January 9, 2018: As U.S. marines return to Afghanistan the U.S. Navy (which supplies the marines with most combat support) has arranged to obtain additional MQ-9 Reaper UAVs for surveillance (not firing weapons) by leasing the UAVs and civilian (former military) personnel to maintain and operate these UAVs. Most of what UAVs do, even the ones built for combat (like MQ-9) is surveillance. This arrangement for the marines will involve at least four MQ-9s.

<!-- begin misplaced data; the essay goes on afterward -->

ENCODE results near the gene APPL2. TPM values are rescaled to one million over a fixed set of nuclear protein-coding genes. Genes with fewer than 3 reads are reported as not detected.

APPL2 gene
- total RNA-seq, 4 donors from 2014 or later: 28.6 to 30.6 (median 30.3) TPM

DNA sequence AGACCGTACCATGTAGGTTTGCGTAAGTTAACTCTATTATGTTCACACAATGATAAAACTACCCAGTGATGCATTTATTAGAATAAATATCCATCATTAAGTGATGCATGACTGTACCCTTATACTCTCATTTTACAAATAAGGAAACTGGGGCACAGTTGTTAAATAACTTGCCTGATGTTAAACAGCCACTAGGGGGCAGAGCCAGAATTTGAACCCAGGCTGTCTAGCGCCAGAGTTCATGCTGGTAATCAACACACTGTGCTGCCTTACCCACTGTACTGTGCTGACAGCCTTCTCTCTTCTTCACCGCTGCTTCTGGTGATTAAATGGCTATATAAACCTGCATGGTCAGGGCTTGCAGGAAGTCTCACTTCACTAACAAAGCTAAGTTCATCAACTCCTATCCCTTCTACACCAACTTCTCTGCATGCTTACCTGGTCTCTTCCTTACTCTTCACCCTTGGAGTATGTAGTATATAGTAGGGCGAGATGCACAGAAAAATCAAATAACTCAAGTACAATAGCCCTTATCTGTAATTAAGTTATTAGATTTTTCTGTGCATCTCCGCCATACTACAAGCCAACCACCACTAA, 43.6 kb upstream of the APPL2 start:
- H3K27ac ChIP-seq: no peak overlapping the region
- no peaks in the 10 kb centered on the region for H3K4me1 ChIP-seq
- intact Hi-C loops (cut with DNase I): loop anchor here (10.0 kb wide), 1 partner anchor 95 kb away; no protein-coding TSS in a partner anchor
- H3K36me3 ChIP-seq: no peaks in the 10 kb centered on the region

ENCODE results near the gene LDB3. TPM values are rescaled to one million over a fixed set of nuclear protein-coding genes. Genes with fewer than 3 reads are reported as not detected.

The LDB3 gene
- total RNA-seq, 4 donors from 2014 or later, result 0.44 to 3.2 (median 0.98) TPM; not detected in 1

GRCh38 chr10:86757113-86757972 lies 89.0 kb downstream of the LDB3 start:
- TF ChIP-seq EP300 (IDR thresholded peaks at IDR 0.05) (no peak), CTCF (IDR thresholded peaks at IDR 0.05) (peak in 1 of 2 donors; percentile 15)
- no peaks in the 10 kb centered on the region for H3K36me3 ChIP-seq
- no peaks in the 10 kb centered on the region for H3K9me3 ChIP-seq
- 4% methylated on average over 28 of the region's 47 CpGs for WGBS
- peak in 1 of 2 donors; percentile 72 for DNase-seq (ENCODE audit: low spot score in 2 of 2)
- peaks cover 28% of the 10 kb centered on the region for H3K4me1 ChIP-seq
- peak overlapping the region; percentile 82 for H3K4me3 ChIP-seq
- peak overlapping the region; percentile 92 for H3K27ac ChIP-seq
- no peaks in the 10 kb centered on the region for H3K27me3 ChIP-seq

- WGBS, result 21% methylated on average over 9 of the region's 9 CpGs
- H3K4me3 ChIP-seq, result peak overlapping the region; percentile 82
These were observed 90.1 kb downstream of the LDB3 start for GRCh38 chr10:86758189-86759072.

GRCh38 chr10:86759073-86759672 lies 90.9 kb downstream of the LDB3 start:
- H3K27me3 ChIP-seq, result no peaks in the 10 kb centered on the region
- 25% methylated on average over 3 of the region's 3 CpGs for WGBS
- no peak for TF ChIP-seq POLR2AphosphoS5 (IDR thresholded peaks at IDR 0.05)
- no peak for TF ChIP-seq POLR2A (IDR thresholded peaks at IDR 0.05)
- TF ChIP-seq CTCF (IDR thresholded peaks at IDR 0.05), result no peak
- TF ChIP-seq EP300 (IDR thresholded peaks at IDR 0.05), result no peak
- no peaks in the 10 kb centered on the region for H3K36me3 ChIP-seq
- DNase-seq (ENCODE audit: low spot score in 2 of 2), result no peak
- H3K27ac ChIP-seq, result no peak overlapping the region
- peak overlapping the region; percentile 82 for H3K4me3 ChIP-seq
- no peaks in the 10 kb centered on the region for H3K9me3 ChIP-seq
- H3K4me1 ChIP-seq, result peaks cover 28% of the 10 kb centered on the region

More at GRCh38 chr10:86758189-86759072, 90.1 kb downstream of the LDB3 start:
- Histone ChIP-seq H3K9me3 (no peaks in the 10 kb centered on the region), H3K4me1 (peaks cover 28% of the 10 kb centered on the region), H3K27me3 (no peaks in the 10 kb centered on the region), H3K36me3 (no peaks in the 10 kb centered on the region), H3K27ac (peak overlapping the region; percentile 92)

January 5, 2018: Iranian media reported that Afghan mercenaries in the Iran created Fatemiyoun Brigade in Syria had suffered over 10,000 casualties since 2013. Over 20 percent of the casualties were fatal. Some 20,000 Afghan Shia have (or still are) served in the Fatemiyoun Brigade. Most of these Afghans were recruited from the three million Afghan refugees still in eastern Iran. Nearly all of these Afghans are Shia who fear returning as long as the Afghan Taliban (and ISIL) are active in Afghanistan. These two groups, and Sunni Islamic terror groups in general, consider Shia heretics and targets them for death on a regular basis. It was also reported that over 3,000 Afghan Shia mercenaries died fighting against Iraq in the 1980s. Then as now the Afghans were recruited with the promise of Iranian citizenship for them and their families as well as regular pay while fighting and medical care if wounded. The Iranian mercenary force in Syria has been a decisive factor in keeping the Syrian security forces from being completely destroyed. Occasionally the recruiting of Afghans for this becomes a political issue in Afghanistan but Iran simply points out that the Afghan volunteers are exiles who do not want to return to Afghanistan because the Afghan government cannot protect them from attack just for being Shia.